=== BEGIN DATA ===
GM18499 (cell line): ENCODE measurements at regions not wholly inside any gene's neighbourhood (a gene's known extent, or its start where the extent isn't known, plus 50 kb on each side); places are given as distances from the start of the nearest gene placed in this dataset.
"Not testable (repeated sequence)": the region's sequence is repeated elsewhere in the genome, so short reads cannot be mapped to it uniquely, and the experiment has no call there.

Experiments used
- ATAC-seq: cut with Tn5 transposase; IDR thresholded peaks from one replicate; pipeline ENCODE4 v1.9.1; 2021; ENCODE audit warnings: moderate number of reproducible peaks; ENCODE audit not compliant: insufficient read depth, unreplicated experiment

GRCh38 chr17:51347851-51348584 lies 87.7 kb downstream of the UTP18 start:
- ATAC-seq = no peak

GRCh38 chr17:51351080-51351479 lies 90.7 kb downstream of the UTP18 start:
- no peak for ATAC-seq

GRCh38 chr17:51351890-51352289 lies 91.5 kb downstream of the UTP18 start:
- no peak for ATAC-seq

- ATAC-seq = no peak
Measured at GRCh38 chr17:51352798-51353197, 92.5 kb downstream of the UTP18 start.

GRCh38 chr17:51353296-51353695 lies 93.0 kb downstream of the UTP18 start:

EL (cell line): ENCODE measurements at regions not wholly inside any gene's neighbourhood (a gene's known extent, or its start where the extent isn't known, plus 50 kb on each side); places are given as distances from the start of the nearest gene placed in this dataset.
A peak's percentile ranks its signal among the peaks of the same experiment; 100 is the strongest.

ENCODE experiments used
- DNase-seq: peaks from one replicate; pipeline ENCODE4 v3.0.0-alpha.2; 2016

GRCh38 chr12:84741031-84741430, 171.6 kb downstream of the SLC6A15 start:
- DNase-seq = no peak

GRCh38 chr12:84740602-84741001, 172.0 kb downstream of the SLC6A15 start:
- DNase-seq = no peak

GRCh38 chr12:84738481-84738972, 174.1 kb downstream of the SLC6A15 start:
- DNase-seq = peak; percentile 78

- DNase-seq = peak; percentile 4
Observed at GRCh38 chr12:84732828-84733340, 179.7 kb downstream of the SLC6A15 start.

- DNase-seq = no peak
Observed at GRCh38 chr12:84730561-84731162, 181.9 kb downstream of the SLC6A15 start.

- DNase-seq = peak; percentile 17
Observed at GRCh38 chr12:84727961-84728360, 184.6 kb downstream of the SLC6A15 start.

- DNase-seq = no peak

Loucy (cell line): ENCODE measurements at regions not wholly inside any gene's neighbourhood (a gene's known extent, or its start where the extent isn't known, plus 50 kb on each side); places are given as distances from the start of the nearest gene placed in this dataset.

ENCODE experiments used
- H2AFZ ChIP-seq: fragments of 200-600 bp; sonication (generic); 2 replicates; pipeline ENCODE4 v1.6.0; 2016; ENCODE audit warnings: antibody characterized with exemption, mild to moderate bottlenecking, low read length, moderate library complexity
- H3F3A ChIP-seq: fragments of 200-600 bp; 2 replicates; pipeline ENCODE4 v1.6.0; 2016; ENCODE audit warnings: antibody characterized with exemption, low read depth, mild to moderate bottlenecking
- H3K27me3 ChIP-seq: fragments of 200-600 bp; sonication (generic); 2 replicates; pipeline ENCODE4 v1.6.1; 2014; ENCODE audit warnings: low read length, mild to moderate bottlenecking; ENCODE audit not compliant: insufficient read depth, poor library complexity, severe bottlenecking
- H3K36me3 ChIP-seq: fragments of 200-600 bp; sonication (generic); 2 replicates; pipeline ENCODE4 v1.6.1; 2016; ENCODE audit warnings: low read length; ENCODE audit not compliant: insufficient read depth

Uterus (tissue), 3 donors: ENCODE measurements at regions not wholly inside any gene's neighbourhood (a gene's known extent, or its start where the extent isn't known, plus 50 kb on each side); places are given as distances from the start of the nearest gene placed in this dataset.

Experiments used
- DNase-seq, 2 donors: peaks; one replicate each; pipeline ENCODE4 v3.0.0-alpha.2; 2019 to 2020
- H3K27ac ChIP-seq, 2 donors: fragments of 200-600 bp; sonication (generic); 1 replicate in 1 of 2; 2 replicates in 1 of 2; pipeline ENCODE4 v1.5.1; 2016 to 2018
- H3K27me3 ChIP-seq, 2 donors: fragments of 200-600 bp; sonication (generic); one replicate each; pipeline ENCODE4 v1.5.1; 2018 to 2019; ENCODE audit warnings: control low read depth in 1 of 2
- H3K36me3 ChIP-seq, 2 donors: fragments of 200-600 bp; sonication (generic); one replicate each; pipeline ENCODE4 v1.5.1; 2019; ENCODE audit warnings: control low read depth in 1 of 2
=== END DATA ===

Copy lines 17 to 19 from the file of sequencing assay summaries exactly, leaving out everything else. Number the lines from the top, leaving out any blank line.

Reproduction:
- DNase-seq: peaks from one replicate; pipeline ENCODE4 v3.0.0-alpha.2; 2016

GRCh38 chr12:84741031-84741430, 171.6 kb downstream of the SLC6A15 start:
- DNase-seq = no peak